• Is this a good place to continue my career or do I only feel as if I’m stuck in place?

If the answer to these questions are yes, then it may be time to re-consider the job you’re in.

3. Do you feel like you’ve stopped growing professionally? 

If you feel stagnant professionally, it could be a sign that you are in the wrong field. For instance, you could have been in the same job for over three years but are not growing with the company or learning anything new. It’s essential to never stop growing and learning. Since we spend a majority of our waking hours at work, it stands to reason that this is a crucial question. In fact, a British study based on the lives of 600,000 people concluded that “lifelong learning” was one of seven factors that led to greater longevity.

When you’re always learning in your role, you open yourself up to new opportunities at your current company, more chances for promotions, a higher likelihood of earning more income, and even making yourself more valuable when you move on to the next venture.

Try cataloging where you’ve learned and grown in this job. Is it difficult to find even a few examples? If you’re putting in hours, trading your time for money, and helping build someone else’s wealth — but not growing, learning, and gaining things that you value — then think about quitting.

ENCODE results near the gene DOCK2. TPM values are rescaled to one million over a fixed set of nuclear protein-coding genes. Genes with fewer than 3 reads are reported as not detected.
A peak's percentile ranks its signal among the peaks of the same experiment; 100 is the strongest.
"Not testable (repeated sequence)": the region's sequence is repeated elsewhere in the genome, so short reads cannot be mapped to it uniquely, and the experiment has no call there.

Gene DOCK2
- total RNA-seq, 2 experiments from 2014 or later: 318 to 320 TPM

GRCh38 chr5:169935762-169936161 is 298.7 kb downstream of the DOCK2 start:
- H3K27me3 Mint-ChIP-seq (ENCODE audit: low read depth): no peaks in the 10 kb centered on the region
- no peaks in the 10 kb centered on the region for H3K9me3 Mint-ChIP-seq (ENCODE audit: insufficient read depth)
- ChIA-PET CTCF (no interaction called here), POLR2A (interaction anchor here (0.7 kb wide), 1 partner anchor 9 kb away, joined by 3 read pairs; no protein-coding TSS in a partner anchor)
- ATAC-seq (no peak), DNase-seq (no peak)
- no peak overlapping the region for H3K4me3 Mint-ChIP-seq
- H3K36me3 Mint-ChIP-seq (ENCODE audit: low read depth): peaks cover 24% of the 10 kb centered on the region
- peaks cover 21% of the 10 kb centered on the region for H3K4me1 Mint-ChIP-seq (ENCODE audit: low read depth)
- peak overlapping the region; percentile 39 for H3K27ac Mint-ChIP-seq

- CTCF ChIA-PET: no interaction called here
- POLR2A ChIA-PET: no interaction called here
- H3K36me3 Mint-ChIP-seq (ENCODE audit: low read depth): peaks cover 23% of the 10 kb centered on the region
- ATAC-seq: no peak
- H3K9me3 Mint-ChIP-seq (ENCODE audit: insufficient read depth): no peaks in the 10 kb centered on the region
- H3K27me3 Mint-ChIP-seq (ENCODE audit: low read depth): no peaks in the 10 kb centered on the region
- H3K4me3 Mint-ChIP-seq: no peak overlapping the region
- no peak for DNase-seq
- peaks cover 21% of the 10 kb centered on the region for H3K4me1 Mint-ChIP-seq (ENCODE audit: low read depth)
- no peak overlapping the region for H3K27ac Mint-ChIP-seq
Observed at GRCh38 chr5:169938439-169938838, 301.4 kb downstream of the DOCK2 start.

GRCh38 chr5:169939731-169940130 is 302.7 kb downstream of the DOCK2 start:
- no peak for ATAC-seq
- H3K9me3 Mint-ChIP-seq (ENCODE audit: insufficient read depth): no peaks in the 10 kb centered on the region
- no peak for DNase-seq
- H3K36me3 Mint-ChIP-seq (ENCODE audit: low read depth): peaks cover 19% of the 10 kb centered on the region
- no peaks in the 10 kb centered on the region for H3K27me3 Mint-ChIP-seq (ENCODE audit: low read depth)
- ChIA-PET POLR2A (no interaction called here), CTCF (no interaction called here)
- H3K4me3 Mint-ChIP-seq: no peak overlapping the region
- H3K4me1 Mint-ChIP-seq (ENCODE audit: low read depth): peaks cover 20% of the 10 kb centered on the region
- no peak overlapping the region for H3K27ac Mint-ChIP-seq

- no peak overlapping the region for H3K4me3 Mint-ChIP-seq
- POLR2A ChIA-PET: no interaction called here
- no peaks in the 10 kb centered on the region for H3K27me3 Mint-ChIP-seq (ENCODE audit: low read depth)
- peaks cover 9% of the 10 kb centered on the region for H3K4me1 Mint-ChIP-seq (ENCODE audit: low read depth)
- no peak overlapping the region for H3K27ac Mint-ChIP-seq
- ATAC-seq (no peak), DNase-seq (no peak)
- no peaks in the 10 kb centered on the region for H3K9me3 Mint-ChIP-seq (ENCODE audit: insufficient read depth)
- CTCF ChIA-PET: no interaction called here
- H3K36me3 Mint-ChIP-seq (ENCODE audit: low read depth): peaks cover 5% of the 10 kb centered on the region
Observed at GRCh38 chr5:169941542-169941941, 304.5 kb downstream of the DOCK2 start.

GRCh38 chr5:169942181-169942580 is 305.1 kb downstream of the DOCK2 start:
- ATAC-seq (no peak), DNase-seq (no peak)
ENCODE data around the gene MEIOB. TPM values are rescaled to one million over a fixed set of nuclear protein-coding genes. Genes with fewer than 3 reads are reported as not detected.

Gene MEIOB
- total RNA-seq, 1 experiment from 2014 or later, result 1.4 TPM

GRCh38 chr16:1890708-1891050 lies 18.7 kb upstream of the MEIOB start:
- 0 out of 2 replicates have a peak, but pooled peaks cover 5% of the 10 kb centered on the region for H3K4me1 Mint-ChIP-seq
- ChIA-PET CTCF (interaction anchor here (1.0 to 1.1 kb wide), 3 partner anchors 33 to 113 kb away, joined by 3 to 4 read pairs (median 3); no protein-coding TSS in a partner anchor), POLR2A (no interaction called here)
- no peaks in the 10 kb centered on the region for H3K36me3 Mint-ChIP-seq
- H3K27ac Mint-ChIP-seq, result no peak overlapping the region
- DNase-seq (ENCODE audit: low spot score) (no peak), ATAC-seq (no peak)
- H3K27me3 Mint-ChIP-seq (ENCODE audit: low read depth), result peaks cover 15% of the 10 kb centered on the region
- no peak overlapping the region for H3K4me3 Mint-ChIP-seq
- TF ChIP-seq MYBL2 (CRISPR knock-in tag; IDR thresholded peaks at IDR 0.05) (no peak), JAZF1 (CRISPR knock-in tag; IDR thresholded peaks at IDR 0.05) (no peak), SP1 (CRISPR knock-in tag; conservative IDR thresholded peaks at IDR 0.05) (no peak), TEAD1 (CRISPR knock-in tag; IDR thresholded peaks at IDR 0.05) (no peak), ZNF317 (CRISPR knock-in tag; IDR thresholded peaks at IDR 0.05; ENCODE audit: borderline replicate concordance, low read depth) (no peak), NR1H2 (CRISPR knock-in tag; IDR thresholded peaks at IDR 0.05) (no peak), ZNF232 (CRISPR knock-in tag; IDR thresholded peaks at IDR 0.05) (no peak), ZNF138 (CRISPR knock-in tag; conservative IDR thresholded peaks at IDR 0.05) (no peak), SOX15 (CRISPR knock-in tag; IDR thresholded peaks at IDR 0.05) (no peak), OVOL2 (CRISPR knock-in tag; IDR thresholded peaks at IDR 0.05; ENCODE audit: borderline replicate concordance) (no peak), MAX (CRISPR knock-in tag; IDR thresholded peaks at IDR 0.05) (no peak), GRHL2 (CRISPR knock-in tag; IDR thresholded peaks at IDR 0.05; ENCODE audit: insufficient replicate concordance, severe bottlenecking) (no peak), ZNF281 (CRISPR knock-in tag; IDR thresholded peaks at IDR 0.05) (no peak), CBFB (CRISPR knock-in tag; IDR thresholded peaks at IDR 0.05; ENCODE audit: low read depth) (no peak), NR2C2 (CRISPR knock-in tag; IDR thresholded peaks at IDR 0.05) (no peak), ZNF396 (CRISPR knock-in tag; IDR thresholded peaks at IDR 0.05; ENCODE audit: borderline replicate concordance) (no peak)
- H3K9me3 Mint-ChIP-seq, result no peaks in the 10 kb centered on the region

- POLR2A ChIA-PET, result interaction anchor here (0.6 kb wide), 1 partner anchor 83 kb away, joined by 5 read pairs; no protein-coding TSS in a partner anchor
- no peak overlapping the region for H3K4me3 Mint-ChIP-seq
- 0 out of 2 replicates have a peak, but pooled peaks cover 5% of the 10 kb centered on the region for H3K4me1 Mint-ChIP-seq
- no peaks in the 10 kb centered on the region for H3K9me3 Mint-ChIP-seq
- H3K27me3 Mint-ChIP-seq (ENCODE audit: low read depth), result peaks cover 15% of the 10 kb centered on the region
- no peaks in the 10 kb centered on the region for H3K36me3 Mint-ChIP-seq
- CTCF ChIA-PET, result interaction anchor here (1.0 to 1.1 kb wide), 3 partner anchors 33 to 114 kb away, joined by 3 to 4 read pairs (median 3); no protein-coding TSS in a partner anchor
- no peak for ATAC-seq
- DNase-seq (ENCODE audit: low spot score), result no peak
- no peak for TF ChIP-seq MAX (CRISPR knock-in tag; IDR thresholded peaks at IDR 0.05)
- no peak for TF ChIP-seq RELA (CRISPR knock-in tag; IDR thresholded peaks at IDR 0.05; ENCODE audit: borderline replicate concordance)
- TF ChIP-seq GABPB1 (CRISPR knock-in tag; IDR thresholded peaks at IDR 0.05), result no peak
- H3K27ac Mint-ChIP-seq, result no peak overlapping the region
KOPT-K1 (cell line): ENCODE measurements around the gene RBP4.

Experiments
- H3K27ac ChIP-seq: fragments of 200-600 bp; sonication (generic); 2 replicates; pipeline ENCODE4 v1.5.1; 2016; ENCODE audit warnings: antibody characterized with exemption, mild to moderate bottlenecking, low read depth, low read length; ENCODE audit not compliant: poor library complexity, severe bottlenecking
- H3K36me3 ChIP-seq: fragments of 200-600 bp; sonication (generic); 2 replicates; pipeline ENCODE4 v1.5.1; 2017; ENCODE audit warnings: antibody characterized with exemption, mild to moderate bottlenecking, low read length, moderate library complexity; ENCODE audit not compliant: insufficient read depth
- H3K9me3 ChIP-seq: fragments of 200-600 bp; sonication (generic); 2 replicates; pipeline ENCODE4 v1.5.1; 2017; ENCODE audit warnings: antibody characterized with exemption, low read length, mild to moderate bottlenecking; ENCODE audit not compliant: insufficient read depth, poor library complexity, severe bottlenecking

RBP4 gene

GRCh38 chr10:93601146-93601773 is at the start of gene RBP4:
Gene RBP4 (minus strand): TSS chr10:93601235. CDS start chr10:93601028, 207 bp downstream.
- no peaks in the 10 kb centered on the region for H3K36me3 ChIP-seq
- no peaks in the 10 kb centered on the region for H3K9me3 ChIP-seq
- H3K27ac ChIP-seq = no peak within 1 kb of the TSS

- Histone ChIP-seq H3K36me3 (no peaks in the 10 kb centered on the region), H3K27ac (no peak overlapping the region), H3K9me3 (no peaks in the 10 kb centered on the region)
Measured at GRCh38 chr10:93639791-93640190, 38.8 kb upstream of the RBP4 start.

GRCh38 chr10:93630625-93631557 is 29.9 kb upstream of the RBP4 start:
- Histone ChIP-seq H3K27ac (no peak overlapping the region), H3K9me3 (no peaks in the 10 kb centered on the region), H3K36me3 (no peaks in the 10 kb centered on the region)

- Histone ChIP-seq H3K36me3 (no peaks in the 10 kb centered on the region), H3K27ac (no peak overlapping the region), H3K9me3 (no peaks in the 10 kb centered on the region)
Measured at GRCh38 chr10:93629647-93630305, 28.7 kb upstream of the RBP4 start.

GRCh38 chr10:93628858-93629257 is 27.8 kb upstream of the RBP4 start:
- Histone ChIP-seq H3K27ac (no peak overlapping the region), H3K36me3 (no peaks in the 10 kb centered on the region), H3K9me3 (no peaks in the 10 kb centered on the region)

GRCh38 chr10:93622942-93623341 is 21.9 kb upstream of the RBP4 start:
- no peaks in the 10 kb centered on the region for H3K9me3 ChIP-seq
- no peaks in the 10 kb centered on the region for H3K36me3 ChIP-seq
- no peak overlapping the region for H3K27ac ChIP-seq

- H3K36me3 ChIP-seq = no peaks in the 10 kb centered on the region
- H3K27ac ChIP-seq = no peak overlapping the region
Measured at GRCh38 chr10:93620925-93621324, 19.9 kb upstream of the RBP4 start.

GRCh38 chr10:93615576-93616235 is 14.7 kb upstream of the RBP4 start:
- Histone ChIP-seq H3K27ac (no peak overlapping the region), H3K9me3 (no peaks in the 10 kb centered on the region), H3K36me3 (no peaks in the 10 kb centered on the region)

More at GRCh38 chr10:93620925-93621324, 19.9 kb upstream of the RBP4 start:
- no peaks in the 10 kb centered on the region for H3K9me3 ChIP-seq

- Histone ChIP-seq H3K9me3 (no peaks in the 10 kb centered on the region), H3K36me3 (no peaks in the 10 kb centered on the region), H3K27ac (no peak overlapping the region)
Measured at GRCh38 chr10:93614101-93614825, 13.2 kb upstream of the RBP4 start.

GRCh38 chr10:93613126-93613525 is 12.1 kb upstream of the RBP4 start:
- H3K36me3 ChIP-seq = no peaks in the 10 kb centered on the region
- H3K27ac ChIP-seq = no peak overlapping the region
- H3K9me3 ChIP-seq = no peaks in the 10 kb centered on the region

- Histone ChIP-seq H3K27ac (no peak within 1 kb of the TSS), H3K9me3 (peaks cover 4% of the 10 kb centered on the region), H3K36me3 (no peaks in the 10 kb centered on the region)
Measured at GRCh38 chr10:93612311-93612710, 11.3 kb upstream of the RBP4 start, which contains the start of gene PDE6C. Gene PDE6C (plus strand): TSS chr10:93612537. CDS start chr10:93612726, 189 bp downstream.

Next Steps

Everything up to here is about whether you should quit once you’ve decided that it’s time to quit your job. But, of course, once you’ve made that decision, there is nothing at all wrong with sticking it out another three or six months — whatever you need, frankly — to formulate a career path plan.

Maybe it’s about getting serious about a job search, or starting to lay the groundwork for a side hustle that could turn into something bigger, or finding ways to cut spending and build up your savings before moving on.

Here’s the best way to quit your job that will leave you prepared for the future.

Find Your Next Job Before You Leave

Though this might seem like an obvious first step before quitting a job you hate, some job seekers still make the mistake of not lining up for their next gig. Research shows it’s easier to get a job offer when you’re still employed.

Before you quit, update your resume and LinkedIn profile, and start your job search during non work hours. Begin to ask for recommendations from former supervisors and colleagues. Also, save work samples to help build your portfolio.

Need some help? Check out our blog.